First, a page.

This website uses non-intrusive cookies to improve your user experience. You can visit our cookie privacy page for more information.

Secretary of State's decision on planning application at the Oval Cricket Ground: HSE statement

The Secretary of State (SoS) for Communities and Local Government (CLG) announced on 9 June his decision to grant planning permission for the development at the Oval Cricket Ground which HSE had requested be called in for a planning inquiry because of safety concerns. This statement represents HSE's considered response to the SoS's and the Planning Inspector's conclusions.

Having carefully considered the Secretary of State's decision and the Inspector's recommendation, HSE does not consider that the outcome of this particular case requires a reassessment of its general land use planning methodology or advice policy.

HSE notes the SoS's decision which, although it permitted the application, supported HSE's advice in a number of important ways:

The decision reports and letter support the HSE methodology in a number of key areas:

The Inspector commented that the Applicants' experts were unable to offer an alternative to HSE's assessments. It was also noted that the same experts were optimistic in respect of their assessment of risk.

The Planning Inspector's and SoS's conclusion make it clear that the reasons for permitting the development lie in the unique circumstances of this particular site, i.e. certain factors that lessen the risk and provide reassurance. These factors were the seasonal use of the cricket ground and the fact that the gasholders tended to be in the 'down' position in the summer.

The decision also balanced the benefits of the development to the sport of cricket and economic benefits for the area against the residual risk. HSE accepts, as it has always done, that this is a proper judgment to be made by the SoS, whilst noting that the circumstances in other cases are likely to be different.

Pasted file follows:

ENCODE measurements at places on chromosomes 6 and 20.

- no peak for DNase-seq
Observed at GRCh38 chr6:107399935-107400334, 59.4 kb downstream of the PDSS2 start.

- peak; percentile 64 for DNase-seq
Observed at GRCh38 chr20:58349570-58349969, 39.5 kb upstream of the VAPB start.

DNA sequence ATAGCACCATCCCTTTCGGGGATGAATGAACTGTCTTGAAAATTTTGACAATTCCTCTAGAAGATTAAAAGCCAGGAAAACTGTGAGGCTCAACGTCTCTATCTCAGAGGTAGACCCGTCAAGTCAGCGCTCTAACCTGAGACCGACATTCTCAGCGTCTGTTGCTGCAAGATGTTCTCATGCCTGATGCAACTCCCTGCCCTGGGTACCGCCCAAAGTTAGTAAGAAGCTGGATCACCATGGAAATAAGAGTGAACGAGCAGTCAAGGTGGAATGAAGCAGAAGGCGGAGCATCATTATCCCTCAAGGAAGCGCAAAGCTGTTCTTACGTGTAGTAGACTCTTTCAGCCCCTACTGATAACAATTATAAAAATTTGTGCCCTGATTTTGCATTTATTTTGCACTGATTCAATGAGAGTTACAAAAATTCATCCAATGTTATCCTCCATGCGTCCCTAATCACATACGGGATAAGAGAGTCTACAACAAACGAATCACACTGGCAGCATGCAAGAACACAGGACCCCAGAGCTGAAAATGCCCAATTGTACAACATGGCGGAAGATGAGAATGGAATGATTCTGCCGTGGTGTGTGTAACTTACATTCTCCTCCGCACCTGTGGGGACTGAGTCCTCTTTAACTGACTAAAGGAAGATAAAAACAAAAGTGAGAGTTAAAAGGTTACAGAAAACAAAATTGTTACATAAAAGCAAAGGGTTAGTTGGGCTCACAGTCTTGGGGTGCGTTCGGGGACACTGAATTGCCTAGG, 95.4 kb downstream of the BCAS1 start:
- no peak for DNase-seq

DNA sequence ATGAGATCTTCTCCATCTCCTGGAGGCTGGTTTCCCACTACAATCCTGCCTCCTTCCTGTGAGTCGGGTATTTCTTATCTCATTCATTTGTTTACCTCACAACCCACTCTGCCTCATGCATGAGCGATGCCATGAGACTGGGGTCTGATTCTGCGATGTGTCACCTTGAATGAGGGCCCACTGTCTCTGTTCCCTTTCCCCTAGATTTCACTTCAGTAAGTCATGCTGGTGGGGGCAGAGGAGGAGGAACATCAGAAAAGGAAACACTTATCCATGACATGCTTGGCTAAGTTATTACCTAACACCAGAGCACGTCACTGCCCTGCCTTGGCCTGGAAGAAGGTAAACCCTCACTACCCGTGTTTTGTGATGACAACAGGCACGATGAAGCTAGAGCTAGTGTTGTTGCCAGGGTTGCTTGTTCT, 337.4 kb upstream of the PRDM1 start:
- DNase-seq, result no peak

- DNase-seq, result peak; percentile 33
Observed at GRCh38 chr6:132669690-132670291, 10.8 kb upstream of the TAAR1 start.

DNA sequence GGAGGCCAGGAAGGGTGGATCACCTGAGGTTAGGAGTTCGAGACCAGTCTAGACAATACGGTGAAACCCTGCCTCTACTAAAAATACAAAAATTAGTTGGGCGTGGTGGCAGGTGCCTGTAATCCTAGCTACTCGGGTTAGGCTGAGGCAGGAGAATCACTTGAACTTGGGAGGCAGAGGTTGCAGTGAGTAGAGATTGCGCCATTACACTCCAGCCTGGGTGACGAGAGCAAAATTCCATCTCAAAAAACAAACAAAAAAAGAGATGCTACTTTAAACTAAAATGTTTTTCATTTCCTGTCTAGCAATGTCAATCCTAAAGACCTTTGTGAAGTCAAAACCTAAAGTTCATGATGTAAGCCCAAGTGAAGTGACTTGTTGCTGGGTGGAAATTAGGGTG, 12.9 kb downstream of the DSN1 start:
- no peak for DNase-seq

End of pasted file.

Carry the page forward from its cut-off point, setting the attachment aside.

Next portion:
HSE will continue to base its advice on the principles originally established by the Advisory Committee on Major Hazards which emphasised that existing development closer to a major hazard site than a planning proposal should not be allowed to set precedents.

HSE's land use planning policy is in line with Article 12 of the Seveso Directive which provides for the maintenance of appropriate distances between major hazard sites and the public. A number of cases support HSE's policy in this area including a recent High Court judgment (Unicoin (Dartford) Ltd v Secretary of State for Communities and Local Government and Dartford Council [2008] All ER D 239 (Nov)).

Based on its policies and proven methodology HSE will continue to provide land use planning advice on planning applications around major hazard sites. It is examining the Oval judgment and considering whether, in the light of the decision, there are ways in which its advice can be more clearly explained. However it does not consider that the outcome of this particular case implies a need for a reassessment of its land use planning advice either in general or specifically concerning gasholders.

Background

In January 2008 HSE advised against a planning application received by Lambeth Council to redevelop part of the pavilion end of the Oval Cricket ground, Kennington, London. The proposal was to replace the Surrey Tavern and Lock, Laker and Peter May stands and some other minor buildings with a new plaza, a six-storey stand incorporating 1,830 additional spectator seats and other facilities, including a hotel. The development would be next to a major hazards site, the Kennington gasholder station, a top-tier COMAH site.

HSE's advice against was based on the significant increase that the development represents in the numbers of people who would be placed in the inner and middle of HSE's three zones within the consultation distance around the gasholders. The advice, and the evidence that was given to the Inquiry, was based on HSE's assessment of the risks from foreseeable incidents at the gasholders and their consequences.

The Council decided to grant planning permission against HSE's advice and after due consideration HSE successfully requested that the application be called in for a planning inquiry. The Inquiry started on 14th October and concluded on 2nd December 2008.

Further information

Updated: 2014-10-02